Following the debut of the original 4-cylinder Austin-Healey 100 in 1952, and the subsequent change to the 6-cylinder 100-6 in 1956, the British Motor Corporation in 1959 launched the car that would become the defining model of the range: the 3000. As it had a 3-liter engine that could produce 124 horsepower, it was the most powerful “Big Healey” yet, and BMC undertook an ambitious competition program to demonstrate its prowess in circuit racing and in the grueling European road Read More
The Devin Special is a serious sports car. It has a tube frame, lightweight fiberglass body, aluminum interior, complete instrumentation, individual windscreens, functional hood scoop, aluminum headrest, egg-crate grille, quick-fill fuel cap and sport mirrors. The Devin is finished in white and blue, which represented American racing colors of the period.
Devin Enterprises in El Monte, CA, built this exciting open-cockpit, two-seater car. A Chevrolet 283-ci V8 engine powers this car, and it carries dual Carter AFB carburetors — with Read More
1972 Ferrari 365 GTB/4 Daytona Berlinetta
An original sales invoice indicates chassis number 15569 was sold new by Luigi Chinetti Motors to Verby Equipment Company in New York. Ensuing maintenance invoices extending to 1976 demonstrate that Mr. Verby conscientiously serviced his Ferrari at the famous Greenwich importer.
Mr. Verby kept the Daytona for close to 30 years and just 27,000 miles before passing it along to a couple of owners. It landed with well-known collector Lawrence Simon in Read More
BMW 507 Chassis 70134 (Gooding & Co.)
Constructed in late 1957, it is believed that this 507 was sold new to the United States through Hoffman Motors of New York. According to the research of marque experts, just 34 examples of BMW’s 507 were officially exported new to the U.S.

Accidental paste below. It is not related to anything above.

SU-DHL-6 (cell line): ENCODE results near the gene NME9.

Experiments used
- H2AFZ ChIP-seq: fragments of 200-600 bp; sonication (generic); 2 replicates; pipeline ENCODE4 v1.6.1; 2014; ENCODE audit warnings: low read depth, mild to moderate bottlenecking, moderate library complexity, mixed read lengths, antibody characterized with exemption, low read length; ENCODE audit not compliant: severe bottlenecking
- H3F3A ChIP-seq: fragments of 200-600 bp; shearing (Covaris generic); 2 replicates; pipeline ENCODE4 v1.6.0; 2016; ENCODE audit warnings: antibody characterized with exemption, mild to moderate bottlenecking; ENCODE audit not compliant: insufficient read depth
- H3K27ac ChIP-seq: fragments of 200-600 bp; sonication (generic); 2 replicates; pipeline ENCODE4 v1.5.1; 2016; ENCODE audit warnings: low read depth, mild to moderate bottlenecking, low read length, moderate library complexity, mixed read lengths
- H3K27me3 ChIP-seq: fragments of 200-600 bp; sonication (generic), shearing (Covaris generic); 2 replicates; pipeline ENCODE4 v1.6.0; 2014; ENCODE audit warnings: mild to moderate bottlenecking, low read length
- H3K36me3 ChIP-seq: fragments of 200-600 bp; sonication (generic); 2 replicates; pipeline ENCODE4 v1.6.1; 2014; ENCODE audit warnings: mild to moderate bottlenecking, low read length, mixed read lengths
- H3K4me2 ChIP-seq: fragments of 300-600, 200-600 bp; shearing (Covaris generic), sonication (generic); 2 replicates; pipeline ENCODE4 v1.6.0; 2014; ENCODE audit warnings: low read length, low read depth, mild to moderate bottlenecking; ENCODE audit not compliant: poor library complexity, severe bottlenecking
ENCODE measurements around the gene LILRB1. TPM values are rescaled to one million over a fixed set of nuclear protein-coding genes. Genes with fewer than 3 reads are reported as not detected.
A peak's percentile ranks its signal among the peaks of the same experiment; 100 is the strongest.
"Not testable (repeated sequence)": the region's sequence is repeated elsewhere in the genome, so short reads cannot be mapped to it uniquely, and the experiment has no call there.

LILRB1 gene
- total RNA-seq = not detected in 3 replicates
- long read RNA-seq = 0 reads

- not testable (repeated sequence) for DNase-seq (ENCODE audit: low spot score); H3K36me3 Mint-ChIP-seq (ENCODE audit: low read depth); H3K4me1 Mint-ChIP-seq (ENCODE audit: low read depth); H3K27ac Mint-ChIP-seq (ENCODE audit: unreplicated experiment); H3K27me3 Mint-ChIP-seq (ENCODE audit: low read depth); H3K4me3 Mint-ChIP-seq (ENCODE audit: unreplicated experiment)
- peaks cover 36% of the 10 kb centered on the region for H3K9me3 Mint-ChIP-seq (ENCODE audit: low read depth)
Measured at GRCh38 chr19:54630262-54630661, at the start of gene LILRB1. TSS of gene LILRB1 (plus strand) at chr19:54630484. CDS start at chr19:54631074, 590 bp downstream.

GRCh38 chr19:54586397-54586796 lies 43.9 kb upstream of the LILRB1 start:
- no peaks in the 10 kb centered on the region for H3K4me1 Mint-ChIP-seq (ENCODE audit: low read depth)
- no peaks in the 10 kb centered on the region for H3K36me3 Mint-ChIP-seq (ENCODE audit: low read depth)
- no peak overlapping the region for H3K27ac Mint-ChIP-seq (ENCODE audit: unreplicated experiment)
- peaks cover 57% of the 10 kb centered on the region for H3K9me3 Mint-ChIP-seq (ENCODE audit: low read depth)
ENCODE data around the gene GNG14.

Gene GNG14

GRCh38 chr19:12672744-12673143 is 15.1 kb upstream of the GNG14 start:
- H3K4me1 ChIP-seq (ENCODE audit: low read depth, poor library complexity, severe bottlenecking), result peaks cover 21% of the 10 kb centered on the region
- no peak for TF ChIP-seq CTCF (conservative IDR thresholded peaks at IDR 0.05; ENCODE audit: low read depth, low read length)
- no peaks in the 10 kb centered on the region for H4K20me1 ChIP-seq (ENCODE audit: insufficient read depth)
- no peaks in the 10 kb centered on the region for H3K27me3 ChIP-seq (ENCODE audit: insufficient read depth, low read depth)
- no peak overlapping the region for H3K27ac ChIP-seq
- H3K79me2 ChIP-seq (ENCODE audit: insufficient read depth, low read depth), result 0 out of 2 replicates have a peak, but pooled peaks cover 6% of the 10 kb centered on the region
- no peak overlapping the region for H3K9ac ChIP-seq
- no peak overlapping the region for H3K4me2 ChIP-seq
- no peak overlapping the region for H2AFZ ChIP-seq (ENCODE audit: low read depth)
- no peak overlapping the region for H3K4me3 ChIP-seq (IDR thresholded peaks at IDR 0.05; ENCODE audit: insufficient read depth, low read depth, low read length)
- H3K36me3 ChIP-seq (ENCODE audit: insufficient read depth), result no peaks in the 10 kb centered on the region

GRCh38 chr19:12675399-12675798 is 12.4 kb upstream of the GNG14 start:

Over the years, the 507 was a frequent participant in many BMW Vintage and Classic Car Club of America events, taking part in a variety of shows, tours, and special Read More
There’s nothing more fun than buying, driving and enjoying a bargain sports car. Today, in our red-hot collector car market, most hope — and perhaps pray — that our purchases will continue to appreciate. Yet the prospect of price appreciation someday is different than a bargain today. The 911SC is that rarity which represents a great value in today’s market.
The 911SC saved Porsche from a botched response to U.S. emission controls imposed in 1974. Intended to be the rear-engine Read More
The Datsun roadster, lovingly dubbed “the Fairlady” in its Japanese home market, was built from 1963 to 1970. Although legend has it that it was designed as a copy of the MGB, in actual fact the Datsun model was launched several months prior to the MGB and therefore, any design resemblance is happenstance. Nevertheless, the car’s main competitors were considered to be the offerings of MG, Triumph and Fiat.
The Datsun roadster was extremely popular, with over 40,000 being built Read More
Lola Cars was founded in 1958 by former Quantity Surveyor Eric Broadley, who was located in Huntingdon, England. His first “production car,” the Lola Mark I, was so superior that it immediately made obsolete Colin Chapman’s previously unbeatable Lotus 11s — as well as all Elvas and Coopers. One of Broadley’s most interesting cars was, of course, the Lola Mk 6 GT, which the Ford Motor Company later successfully raced as their GT40. Lola cars have claimed hundreds of victories Read More
Cunningham C-3s have picked up a bit of a tail wind recently, as seen during the Gooding sale at Pebble Beach in 2012, where a yellow coupe sold for $341,000 with commissions.
Our subject car, a 1952 Cunningham C-3 Vignale coupe, s/n 5210, sold at Gooding & Company’s Scottsdale auction on January 17, 2014, for $550,000, including buyer’s commission.
This tidy appreciation perhaps reflects the car’s role as one alternative to increasingly unaffordable top line collectibles: Ferrari, Mercedes, Porsche and Read More
This car is equipped with a 260-hp, 2,999-cc DOHC inline 4-cylinder engine with two Weber 45 DCO/A3 carburetors, a 5-speed manual transaxle, independent front suspension with transverse leaf springs, De Dion rear axle with parallel trailing arms and semi-elliptic leaf springs, four-wheel drum brakes, and a tubular steel frame.
This car finished 5th overall at the 1955 12 Hours of Sebring. It raced to multiple 1st-place finishes in other races. Phil Hill and Carroll Shelby raced the car. Read More